Chapter 5 uses Sri Lanka, Malaysia and Singapore to claim that pursuing language rights causes ethnic unrest, not just there, but generally. This is a questionable piece of inductive reasoning for such a limited sample. A sense continues to grow that generalisations are arrived at too quickly, and lack balance or rigour.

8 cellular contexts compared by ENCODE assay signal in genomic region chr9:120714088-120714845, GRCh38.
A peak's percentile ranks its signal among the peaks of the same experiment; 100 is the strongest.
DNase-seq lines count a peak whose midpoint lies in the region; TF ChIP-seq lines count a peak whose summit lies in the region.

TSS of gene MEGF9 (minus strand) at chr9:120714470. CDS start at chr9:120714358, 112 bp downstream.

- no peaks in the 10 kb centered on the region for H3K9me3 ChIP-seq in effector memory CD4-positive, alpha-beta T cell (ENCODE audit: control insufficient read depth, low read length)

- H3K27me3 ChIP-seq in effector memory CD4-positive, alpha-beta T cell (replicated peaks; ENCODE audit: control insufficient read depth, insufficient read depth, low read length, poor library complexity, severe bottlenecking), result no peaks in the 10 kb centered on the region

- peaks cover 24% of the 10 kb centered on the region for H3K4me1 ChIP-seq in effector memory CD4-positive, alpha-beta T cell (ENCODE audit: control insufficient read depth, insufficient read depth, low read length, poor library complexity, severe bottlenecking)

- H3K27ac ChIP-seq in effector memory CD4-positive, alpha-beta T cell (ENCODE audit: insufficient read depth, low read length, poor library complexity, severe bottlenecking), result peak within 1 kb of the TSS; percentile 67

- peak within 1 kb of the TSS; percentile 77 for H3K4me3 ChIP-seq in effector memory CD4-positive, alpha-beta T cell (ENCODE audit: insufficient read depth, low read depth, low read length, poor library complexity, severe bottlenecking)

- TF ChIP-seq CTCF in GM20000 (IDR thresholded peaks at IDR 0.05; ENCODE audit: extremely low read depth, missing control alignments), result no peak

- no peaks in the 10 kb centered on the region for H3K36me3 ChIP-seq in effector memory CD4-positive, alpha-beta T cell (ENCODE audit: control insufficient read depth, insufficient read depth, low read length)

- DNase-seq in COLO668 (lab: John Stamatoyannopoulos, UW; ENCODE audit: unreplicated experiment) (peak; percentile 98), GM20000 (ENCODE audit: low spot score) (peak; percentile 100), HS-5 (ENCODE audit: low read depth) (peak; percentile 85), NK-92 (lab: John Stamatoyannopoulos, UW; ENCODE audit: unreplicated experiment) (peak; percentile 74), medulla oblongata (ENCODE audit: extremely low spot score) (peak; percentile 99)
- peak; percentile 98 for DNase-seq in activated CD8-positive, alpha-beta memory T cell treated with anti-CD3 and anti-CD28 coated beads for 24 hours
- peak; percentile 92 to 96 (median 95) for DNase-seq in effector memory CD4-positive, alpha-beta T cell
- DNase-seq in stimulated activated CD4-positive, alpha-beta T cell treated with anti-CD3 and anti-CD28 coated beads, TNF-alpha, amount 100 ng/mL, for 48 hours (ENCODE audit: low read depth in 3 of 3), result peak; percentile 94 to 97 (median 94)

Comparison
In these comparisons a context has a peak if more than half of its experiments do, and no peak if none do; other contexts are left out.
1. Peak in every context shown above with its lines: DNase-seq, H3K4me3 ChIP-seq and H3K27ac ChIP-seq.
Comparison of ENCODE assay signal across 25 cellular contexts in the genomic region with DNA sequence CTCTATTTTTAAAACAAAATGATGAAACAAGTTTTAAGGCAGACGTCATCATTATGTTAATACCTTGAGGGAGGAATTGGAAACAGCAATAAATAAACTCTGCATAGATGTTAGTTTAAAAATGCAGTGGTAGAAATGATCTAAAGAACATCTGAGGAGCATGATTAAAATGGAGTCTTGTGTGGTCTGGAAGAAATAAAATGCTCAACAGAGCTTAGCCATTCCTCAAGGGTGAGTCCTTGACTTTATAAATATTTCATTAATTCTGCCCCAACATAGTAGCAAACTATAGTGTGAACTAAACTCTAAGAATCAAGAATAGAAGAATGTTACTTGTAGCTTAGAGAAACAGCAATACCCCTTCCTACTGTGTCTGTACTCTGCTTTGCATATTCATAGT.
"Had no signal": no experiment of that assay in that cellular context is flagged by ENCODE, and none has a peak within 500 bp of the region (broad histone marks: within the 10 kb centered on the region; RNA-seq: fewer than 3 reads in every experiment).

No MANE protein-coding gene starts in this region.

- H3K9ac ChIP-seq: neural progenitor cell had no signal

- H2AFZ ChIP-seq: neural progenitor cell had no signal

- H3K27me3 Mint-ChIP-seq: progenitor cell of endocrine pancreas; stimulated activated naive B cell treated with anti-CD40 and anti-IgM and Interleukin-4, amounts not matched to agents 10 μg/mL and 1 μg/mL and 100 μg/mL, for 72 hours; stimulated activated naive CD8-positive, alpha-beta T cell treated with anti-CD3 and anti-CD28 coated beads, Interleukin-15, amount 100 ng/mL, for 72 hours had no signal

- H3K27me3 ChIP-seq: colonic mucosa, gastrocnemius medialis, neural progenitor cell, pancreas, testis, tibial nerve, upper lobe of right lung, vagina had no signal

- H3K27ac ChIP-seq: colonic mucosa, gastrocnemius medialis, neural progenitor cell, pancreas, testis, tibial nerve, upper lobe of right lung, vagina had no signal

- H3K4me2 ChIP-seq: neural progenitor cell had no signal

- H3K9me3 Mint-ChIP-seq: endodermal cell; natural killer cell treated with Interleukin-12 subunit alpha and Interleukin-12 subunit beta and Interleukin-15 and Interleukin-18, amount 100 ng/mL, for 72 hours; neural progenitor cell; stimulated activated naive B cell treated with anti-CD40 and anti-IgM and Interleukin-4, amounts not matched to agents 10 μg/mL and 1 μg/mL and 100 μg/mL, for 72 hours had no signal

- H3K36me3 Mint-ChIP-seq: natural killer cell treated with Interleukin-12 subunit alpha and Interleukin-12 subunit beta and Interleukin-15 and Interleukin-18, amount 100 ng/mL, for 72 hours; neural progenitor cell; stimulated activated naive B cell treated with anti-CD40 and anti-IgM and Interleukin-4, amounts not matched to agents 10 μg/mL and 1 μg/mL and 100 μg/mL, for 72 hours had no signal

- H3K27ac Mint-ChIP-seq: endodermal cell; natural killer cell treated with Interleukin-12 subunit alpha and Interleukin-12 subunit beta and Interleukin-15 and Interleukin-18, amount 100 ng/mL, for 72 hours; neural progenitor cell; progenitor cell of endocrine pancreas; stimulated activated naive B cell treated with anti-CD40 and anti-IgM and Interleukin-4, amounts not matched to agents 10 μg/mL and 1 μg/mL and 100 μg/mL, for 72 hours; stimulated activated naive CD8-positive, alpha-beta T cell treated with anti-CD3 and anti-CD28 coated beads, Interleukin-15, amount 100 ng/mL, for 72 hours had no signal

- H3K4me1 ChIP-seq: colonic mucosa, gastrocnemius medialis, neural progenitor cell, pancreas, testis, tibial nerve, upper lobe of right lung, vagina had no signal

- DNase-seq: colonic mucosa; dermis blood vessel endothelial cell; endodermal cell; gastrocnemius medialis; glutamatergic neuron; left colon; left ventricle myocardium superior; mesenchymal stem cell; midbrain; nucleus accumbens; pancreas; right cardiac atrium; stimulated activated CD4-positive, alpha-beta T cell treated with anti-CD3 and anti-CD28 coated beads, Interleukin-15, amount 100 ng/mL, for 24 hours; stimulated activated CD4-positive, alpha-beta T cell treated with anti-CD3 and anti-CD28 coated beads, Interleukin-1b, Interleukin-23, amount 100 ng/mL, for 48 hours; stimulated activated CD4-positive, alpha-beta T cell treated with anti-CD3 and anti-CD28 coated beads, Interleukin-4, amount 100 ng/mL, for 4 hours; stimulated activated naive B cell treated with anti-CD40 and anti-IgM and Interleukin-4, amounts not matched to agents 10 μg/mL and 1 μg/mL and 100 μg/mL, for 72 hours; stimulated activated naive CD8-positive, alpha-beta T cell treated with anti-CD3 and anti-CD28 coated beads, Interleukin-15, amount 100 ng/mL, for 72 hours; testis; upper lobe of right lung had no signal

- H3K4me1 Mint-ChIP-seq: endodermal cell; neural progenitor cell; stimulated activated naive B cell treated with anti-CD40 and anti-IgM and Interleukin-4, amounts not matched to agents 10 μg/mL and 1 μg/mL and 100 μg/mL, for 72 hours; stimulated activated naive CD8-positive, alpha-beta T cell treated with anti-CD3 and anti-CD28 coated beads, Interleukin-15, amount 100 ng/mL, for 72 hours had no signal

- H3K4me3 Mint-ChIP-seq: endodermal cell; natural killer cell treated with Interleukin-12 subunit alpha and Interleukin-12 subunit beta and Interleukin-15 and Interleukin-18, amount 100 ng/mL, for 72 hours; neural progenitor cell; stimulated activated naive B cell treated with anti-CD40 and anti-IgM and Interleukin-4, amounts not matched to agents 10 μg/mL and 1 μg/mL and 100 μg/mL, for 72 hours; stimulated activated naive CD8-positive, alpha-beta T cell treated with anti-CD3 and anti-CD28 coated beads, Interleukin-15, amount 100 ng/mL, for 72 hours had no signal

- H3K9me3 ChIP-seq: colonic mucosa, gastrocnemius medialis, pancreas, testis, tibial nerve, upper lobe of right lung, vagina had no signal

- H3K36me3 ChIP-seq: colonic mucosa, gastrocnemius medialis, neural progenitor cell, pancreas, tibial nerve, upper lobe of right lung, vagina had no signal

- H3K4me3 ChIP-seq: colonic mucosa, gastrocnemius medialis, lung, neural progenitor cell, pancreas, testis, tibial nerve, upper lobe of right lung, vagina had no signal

Chapter 6 begins to make headway in highlighting the plight of asylum seekers and other non-citizens. This is a novel and important angle to explore, but the chapter is excessively anecdotal, and themes are not well drawn out even from these isolated accounts. This chapter, like those before, is also very out-dated, for example the discussion of refugee education (pp. 133-134) mainly relies on research from the 1980s and early 1990s. Furthermore, policy inadequacies -- although maligned -- are not actually explained, for example through limitations of funding and staffing. The chapter begins to develop some normative stances, but -- mostly due to not understanding the causes of the problem -- these solutions are very vague. Meanwhile the sweeping characterisations of language rights continue: 'the notion of language rights [...] would call [...] for a [...] vocal and aggressive championing of one specific variety over another' (p. 119). This claim does apply in some cases, but making such swift generalisations only sets up easy counter-arguments, which will slow down the debate more than aid progress.